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As you may know there has been a few projects in Klahoose’s traditional territory of Toba Inlet. Toba Montrose was the first run-of-the-river project that was in operation for approximately four years. It employed many band members and put Klahoose on the map in numerous ways. It was an amazing way for Klahoose to kick-start its economic plans and ventures; it was indeed a successful endeavour. However, the second project in Toba Inlet is on a much smaller scale. It is roughly half the size as the first project, and will take half the amount of time to complete. Alterra Power Corporation and Klahoose continue to work together, but innovation is a glue that holds successful working relationships together, and a different approach was taken for the second run-of-the-river project: Jimmie Creek. The Jimmie Creek Project is using mostly local contractors for completion, opposed to the last project, which had Peter Kiewit & Sons as their main contractor. Of course with new approaches benefits and challenges create the whole.
The beauty of hiring local contractors is that they are familiar with the land. The steep terrain of Toba Inlet may come as an unsettling surprise to someone who has never seen such sheer landscape before. Also, it is a possibility to customize the work force and hire contractors that are more specialised in certain areas for the project. However, this order of operation may become stringent on the managers workload because daily meetings are essential with each contractor to assess what they can accomplish throughout the week. Once the focus for each company is established they can get up in the dark mornings and go. The project manager from SNC Lavalin, Jason Sirois, Owner Site Representative from Alterra Power Corporation, and a manager from each contracting company do this so there are no overlaps, and everything runs as smoothly as possible. During these meetings some local contractors may not be used to dealing with such a large operation. The set expectations and scrutiny with regards to environment, safety, and quality are a learning experience. On some mornings there may be tension, but at the end of the week, or at the end of the shift, production is running smoothly and the working goals are accomplished. These types of situations may not be easy, but the experiences that come from this are well worth the effort. It is all about perspective, and conveying the right message via clear communication. It is also under everyone’s interest to protect the land they are working on, and the true beauty of Toba Inlet can be preserved as much as possible.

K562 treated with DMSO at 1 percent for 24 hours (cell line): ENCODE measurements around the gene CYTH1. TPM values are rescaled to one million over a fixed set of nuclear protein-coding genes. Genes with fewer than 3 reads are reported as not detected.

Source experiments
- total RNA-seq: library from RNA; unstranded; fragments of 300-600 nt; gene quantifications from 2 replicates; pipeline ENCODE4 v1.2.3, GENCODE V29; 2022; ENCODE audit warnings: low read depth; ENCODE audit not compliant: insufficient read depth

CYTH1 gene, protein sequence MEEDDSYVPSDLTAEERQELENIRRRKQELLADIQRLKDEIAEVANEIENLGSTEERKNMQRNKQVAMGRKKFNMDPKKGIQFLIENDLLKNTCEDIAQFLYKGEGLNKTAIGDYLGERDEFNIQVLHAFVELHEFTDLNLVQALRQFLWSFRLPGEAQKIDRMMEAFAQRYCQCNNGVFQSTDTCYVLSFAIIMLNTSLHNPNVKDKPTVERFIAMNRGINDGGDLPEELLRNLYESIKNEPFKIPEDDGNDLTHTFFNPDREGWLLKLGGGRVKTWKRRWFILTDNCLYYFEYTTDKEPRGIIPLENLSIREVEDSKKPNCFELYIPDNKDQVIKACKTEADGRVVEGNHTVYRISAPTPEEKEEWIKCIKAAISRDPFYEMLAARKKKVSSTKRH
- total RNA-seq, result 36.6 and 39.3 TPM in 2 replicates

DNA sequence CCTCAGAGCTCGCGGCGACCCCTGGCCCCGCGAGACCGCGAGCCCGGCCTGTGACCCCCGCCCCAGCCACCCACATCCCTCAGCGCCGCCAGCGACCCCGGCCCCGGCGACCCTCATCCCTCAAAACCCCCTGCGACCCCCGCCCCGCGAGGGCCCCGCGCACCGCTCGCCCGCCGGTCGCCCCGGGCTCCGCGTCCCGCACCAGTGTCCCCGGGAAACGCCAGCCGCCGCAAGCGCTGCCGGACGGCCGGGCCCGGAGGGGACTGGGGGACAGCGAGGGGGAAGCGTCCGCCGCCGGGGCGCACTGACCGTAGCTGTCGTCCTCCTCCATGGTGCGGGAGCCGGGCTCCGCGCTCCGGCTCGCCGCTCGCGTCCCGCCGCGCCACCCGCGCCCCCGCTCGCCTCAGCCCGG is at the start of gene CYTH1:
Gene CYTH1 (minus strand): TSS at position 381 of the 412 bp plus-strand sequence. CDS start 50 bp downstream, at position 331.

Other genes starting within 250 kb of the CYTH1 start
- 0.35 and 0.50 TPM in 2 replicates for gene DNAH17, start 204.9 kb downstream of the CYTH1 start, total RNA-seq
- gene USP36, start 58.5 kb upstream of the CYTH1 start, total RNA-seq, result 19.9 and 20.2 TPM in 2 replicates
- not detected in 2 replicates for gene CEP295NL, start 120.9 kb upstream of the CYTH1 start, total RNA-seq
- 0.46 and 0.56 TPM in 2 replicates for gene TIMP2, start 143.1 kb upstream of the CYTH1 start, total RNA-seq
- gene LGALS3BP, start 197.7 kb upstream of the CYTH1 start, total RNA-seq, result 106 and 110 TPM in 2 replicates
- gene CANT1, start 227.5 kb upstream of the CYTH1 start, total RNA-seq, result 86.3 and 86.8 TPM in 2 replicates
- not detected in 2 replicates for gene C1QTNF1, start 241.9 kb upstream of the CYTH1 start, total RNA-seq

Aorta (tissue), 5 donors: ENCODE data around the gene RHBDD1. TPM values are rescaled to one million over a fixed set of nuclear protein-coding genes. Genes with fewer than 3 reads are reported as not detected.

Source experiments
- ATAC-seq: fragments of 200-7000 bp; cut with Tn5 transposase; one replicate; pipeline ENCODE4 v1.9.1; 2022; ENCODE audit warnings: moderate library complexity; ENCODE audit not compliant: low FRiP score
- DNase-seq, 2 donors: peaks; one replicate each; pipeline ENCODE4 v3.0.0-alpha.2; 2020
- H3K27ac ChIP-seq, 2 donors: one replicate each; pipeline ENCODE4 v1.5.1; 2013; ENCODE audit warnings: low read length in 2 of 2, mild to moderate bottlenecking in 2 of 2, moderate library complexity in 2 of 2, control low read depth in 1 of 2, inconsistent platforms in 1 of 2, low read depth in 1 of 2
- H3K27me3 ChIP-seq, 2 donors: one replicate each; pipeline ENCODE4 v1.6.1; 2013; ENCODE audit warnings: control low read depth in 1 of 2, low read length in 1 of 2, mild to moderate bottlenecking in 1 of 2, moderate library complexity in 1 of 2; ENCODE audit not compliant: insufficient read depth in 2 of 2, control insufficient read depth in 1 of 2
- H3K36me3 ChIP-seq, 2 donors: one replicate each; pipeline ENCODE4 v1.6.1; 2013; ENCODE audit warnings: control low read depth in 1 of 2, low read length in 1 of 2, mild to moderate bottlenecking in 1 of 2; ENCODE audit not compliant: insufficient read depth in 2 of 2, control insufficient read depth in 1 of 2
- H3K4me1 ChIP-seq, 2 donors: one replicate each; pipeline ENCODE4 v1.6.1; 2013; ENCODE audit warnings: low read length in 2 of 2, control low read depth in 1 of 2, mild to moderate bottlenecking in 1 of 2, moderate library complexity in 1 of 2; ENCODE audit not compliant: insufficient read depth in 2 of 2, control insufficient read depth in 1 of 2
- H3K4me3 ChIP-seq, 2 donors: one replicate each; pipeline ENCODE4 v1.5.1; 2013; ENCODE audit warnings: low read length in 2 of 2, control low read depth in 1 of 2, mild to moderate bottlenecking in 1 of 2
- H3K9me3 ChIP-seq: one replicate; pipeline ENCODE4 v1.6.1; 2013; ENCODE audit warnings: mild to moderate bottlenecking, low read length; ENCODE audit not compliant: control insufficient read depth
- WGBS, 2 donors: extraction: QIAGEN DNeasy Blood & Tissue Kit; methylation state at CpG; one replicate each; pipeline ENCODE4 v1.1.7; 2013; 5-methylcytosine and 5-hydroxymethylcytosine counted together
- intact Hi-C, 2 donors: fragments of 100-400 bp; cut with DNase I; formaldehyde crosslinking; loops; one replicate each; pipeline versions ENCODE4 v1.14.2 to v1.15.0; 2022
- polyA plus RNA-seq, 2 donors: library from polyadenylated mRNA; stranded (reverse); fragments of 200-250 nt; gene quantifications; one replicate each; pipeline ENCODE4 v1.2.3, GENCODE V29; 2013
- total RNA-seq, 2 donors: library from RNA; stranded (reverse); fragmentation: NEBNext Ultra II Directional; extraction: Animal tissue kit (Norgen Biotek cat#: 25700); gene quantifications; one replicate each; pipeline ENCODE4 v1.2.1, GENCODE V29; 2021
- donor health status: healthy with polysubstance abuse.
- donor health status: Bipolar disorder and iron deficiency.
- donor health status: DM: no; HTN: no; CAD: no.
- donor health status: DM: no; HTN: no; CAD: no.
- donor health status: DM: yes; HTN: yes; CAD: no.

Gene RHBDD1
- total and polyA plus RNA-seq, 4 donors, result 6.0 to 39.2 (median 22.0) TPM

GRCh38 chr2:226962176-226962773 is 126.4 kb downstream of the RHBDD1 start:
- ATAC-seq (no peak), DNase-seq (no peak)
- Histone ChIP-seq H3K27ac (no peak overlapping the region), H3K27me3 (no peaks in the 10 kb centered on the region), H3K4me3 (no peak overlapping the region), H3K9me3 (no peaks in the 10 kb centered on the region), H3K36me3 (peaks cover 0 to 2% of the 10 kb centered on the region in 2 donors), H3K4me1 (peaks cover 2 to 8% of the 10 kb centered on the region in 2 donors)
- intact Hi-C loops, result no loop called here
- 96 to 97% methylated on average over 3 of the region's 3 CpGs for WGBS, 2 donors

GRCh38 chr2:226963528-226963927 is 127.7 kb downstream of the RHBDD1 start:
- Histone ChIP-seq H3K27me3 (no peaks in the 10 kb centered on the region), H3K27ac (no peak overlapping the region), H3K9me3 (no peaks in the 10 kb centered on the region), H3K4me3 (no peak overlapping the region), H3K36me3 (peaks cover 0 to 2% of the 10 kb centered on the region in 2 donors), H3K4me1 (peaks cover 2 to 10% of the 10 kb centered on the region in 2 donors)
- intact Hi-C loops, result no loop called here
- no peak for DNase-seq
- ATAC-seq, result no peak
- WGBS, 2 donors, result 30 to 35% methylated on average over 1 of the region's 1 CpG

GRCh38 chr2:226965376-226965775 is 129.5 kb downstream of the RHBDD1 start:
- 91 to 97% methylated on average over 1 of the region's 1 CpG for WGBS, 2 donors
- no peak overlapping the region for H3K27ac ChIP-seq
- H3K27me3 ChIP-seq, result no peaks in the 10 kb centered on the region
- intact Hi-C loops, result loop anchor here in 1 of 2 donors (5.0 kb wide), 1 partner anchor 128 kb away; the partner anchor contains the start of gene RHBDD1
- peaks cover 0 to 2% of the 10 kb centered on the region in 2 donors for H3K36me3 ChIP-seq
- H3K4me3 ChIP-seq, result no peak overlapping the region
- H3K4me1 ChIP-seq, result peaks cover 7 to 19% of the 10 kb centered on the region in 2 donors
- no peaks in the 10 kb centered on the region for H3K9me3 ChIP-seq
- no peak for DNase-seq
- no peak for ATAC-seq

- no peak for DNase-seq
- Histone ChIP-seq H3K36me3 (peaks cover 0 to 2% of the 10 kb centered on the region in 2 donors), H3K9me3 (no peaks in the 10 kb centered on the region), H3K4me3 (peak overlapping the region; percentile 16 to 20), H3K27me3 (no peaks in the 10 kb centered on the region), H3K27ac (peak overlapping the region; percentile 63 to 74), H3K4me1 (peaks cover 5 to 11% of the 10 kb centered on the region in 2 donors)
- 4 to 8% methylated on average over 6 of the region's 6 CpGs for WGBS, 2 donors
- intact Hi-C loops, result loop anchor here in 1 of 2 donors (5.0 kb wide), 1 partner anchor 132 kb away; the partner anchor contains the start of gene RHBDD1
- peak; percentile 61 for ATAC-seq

Benefits and challenges aside, the run-of-the-river project is hiring locally, which is something to be proud of. Klahoose is providing working opportunities for our members, and to many from Vancouver Island. Contractors and managers are learning from each other in an organic way. It’s a step in a new direction that allows those working on the Jimmie Creek Project to go their own way and create their own structure to make ends meet, and keep production levels on high. Congratulations to everyone for putting heads together and working in a progressive fashion.